So yes, in order for any component to use SI, it will require some SI-specific (channels, endpoints etc) config and at the very least the spring integration jar on board. To be able to connect it to components that live in another JVM, you will also require some kind of physical transport mechanism to allow these components to communicate. That is where the SI adapters come in.

              Marshalling and Unmarshalling is dependent on the form of physical transport you use. JMS uses a Java serialization, web-services have to serialize to XML.

              In your particular case I would imagine running the authentication service and configuring all the necessary adapters so that requests may reach your service through multiple ways of physical transport (Spring-WS, RMI, JMS etc etc) The clients needn't be aware of SI. They are simply calling a web-service or some http-invoker method. All these requests would follow the same path:

              client => [physical transport] => [physical adapter] => logical SI channel => your authentication service (using a <service-activator />)

              So what would you have won by Using SI?
              • You would have to do only one deployment of your physical service
              • You can replace some homegrown-code by SI-config
              • You have a clear way forward when another form of transport is required.
              • You have used a well-documented tool to achieve this

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              • #8
                Thank you for your input, Hans. While I understand what you are saying conceptually, I think I would benefit more by discussing specifics.

                Let's start by simplifying and clarifying my scenario:
                • Deployments
                  • RAR deployment of SI on WebLogic instance
                  • WAR deployment of some web application (not written with Spring) that demands authentication (on the same WebLogic instance)
                  • Enterprise web service that makes authentication capability available to all comers
                • Classes
                  • EnterpriseAuthenticator POJO in SI RAR using Spring Web Services to hit the enterprise service and perform authentication given a username and password
                  • Profile POJO in SI RAR that returns information about the authenticated user if authentication succeeds
                  • AuthenticationException Throwable class thrown by EnterpriseAuthenticator if the user cannot be authenticated
                  • ApplicationAuthenticator POJO in WAR that passes the username and password to the EnterpriseAuthenticator and receives the Profile or the AuthenticationException back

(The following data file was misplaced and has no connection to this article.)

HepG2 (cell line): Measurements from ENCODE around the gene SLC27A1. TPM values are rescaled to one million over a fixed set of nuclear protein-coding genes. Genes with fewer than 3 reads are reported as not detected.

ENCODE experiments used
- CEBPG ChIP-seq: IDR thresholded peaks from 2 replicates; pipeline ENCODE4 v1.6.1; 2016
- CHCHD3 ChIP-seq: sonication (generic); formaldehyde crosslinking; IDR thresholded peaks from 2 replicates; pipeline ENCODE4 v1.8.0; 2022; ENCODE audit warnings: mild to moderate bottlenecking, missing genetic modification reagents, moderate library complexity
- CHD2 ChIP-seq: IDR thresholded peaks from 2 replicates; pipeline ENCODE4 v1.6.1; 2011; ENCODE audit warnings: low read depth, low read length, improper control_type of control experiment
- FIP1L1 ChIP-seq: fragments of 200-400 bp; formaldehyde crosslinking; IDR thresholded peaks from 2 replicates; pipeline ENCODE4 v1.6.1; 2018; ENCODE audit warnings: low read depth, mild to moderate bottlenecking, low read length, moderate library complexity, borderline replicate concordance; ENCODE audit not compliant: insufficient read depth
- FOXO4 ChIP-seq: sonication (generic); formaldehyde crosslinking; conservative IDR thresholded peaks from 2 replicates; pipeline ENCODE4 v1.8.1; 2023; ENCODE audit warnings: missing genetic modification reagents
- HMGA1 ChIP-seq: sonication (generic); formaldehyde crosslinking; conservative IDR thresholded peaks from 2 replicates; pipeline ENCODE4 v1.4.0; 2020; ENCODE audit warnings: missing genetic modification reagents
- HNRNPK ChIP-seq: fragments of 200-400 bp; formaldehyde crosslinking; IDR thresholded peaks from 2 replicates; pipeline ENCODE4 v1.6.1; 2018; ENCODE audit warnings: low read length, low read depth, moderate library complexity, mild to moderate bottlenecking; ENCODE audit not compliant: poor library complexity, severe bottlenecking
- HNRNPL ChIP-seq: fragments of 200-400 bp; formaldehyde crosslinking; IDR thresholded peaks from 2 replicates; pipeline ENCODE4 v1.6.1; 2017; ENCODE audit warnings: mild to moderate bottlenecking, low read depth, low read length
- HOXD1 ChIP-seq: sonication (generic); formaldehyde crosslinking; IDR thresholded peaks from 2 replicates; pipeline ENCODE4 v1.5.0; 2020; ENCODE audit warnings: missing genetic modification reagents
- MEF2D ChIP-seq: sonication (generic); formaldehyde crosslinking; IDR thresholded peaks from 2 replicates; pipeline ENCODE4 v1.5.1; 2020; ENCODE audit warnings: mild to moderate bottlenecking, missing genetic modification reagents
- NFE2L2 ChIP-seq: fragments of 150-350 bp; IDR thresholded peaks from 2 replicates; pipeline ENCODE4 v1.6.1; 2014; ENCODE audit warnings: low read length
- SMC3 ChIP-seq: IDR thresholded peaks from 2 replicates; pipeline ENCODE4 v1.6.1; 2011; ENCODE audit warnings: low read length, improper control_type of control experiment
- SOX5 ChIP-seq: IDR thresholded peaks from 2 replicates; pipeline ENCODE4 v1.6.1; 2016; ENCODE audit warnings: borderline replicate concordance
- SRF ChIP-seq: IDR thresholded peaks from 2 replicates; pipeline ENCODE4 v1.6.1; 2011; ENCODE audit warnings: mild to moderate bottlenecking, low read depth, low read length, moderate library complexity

Note that there is only one messaging strategy: SOAP messaging. There is no need to consider JMS, etc.

                It seems to me that ApplicationAuthenticator is a gateway with a default-request-channel which is the input channel through which user credentials are passed to a service-activator bound to EnterpriseAuthenticator. The EnterpriseAuthenticator then sends the Profile through the default-reply-channel to the ApplicationAuthenticator gateway.

                Given all this, does it make sense? Also, in the case authentication fails, is the AuthenticationException object sent back along the default-reply-channel the same way the Profile is upon success?

                Thanks.

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                • #9
                  Reading your scenario, it seems to me you could just call the webservice directly from any of the webapps that require authentication, no need to put SI in between.

                  Comment


                  • #10
                    That's certainly true. And that's in fact what I envisioned doing a while back.

                    But then again, isn't that true of any service? Any application can just directly call upon any service. Why would the notion of integration even come up?

                    To offer an answer to my own question, the answer is that my scenario was pruned to be as simple as possible. The reality is that there is more than one application that needs to use authentication, and it is unnecessarily redundant to have each application call that service in the same way. It would seem much better to have each application be a gateway and communicate in the manner I described without any additional programming or any knowledge of the integration technology. Bear in mind also that there is more than one service needed by multiple applications, so an integration tool that can manage all those communications in a way that spares the applications the details is desirable.

                    If I am correct, then the questions I raised earlier still apply. And I have another: Must each application have the SI jars and an application context configuration file just as the RAR deployment of SI does?

                    Thanks.